A SDR associative reverse indexer

Ok, that title sounds a bit odd.
The purpose of this experiment is to implement a “toy” SDR Associative Memory.

Traditionally associative memories are thought as content addressable databases which unlike key->value databases (e.g. hashtables or linear arrays), where an exact key match is searched against a previously stored key->value pair.

Associative Memory concept is different in that instead of exact search keys use a partially matching value to search & retrieve a set of previously stored values having a good match with the query value.

The “reverse indexer” I want to introduce here is slightly different in the sense that it retrieves fixed short keys (or uint32 IDs) from a query SDR.
Unlike “nornal” databases values are used to search for previously stored keys.
Unlike a “full associative memory” the search does not return matchin SDRs,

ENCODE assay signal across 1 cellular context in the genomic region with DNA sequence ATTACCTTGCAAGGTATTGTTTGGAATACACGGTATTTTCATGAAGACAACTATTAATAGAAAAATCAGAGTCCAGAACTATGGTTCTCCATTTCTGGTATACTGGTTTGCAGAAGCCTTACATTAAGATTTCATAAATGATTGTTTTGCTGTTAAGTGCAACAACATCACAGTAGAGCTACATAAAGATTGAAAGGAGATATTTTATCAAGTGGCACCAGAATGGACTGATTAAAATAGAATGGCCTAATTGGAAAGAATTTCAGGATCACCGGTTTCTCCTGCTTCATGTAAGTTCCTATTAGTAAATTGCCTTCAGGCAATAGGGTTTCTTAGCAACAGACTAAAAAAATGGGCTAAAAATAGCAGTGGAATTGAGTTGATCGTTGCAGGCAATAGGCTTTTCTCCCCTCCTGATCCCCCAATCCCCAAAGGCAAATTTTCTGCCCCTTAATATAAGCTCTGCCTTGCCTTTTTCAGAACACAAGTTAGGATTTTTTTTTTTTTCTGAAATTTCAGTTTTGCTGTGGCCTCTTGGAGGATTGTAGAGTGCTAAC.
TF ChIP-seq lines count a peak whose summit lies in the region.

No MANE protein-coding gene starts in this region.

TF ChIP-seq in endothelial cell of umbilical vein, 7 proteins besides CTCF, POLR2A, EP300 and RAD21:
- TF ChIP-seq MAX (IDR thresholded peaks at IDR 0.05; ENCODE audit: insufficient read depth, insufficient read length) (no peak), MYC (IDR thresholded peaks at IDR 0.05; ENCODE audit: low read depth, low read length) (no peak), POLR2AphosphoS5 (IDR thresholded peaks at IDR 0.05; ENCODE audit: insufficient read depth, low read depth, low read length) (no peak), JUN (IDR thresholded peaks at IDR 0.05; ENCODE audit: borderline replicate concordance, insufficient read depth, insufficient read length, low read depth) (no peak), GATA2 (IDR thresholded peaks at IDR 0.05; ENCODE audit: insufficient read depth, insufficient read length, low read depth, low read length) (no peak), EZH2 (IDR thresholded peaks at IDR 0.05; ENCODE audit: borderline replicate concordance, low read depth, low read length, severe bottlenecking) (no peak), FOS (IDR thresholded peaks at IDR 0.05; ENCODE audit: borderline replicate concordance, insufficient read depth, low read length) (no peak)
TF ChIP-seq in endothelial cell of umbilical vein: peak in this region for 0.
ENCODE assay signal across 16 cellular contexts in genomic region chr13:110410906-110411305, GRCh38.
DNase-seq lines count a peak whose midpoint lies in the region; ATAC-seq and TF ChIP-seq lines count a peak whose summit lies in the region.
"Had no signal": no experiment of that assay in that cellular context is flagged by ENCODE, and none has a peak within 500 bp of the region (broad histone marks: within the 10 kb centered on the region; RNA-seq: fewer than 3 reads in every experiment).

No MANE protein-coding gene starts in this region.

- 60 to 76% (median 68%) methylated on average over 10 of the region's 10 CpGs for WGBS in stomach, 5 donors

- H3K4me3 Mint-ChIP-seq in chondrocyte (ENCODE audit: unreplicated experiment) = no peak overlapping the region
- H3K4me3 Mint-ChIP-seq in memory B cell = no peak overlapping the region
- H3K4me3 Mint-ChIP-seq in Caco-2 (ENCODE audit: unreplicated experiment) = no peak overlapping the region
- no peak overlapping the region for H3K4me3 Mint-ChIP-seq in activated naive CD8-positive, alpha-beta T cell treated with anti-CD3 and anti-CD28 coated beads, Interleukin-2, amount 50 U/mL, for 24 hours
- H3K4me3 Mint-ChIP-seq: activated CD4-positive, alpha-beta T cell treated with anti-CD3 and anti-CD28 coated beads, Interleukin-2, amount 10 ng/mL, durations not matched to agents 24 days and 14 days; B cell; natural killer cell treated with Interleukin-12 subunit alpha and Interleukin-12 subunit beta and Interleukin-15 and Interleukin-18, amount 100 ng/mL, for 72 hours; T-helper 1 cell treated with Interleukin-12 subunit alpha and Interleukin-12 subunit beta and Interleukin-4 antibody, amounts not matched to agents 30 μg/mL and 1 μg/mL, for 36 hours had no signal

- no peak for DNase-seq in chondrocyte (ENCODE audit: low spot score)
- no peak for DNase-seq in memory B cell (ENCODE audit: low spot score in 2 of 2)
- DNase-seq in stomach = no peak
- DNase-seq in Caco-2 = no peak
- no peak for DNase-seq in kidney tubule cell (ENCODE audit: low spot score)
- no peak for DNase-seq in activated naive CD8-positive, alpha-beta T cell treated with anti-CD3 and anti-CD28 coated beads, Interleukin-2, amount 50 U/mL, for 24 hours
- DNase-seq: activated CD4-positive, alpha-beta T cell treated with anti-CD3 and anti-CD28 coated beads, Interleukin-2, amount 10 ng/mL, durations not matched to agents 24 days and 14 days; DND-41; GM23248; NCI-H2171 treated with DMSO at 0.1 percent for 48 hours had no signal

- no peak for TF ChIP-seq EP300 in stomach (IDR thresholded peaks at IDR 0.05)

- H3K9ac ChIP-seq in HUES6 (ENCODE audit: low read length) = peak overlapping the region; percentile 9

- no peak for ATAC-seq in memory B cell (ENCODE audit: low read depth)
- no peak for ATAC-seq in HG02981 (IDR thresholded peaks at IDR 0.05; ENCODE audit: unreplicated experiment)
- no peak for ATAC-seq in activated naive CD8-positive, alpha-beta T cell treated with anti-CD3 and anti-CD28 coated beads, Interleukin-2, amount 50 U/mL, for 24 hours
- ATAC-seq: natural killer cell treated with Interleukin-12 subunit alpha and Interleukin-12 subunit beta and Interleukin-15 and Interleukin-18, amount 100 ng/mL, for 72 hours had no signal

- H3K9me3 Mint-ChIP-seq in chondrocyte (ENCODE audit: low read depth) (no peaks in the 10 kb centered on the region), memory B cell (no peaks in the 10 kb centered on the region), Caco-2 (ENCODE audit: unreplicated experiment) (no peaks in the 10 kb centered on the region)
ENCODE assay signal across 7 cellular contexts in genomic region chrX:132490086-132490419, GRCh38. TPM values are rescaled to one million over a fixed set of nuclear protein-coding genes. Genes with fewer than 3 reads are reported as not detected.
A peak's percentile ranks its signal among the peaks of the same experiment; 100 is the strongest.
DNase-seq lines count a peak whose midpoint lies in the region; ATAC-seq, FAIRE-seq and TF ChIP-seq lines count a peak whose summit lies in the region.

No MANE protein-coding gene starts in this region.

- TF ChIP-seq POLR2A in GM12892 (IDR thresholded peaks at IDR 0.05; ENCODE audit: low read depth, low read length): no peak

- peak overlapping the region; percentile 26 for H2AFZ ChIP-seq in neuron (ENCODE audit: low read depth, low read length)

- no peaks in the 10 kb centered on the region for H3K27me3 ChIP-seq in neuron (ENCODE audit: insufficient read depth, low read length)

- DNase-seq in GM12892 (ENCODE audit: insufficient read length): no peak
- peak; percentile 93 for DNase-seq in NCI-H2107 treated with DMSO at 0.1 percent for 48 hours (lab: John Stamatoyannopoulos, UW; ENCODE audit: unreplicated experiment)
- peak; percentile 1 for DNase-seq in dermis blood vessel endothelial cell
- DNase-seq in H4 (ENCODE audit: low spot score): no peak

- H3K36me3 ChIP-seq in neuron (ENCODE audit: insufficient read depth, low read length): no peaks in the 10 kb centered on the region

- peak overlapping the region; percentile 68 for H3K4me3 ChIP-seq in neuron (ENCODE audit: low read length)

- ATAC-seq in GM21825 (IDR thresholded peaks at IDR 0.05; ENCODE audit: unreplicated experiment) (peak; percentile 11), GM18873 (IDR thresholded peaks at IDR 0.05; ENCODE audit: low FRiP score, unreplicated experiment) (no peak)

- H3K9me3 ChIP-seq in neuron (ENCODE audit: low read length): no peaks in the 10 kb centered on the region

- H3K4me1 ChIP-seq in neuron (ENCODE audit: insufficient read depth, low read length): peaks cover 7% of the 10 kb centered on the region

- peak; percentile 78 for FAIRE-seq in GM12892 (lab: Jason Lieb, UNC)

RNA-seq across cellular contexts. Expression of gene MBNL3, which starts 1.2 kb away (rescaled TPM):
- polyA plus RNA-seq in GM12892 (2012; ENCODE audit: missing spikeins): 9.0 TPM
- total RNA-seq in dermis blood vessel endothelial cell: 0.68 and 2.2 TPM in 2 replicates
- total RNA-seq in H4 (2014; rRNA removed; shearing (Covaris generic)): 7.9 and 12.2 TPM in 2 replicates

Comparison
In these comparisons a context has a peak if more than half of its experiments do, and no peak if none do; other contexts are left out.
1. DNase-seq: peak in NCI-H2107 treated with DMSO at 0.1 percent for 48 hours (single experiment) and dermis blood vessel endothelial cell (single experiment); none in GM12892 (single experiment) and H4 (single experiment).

BUT if our indexer is matched with a “normal” key->value store it can be used as a “full” associative memory in two steps:

  1. Search value->ID indexer for a query SDR
  2. (optionally) retreive the original SDR values for the above matching IDs from a “normal” ID->value hashtable, python dict or other implementation.

Why is this “optionally”? because, in many cases, we can:

  • either have the ID itself encode semantics (as in the following mnist example usage of the indexer)
  • Use the ID as a pointer to the “original” data which was first encoded as a SDR before being stored in the associative index.

TLDR the relevant repository is the same as for the fly hash encoder introduced in a neighboring topic.

Files of interest are:

  • sdr_mem2d.py - the actual associative SDR reverse indexer. In a following message I’ll explain where “2D” comes from. The crude README on github might help partially.
  • mnist_data_loader.py, mnist_data.npz
  • fh_am_test.py - short hand for fly hash associative memory test - which does an end-to-end MNIST classification at >94% accuracy, but with much smaller encodings SDRs <2% sparse 2048 bit sdrs instead of the much larger and denser 7% 6420 bit size ones tested here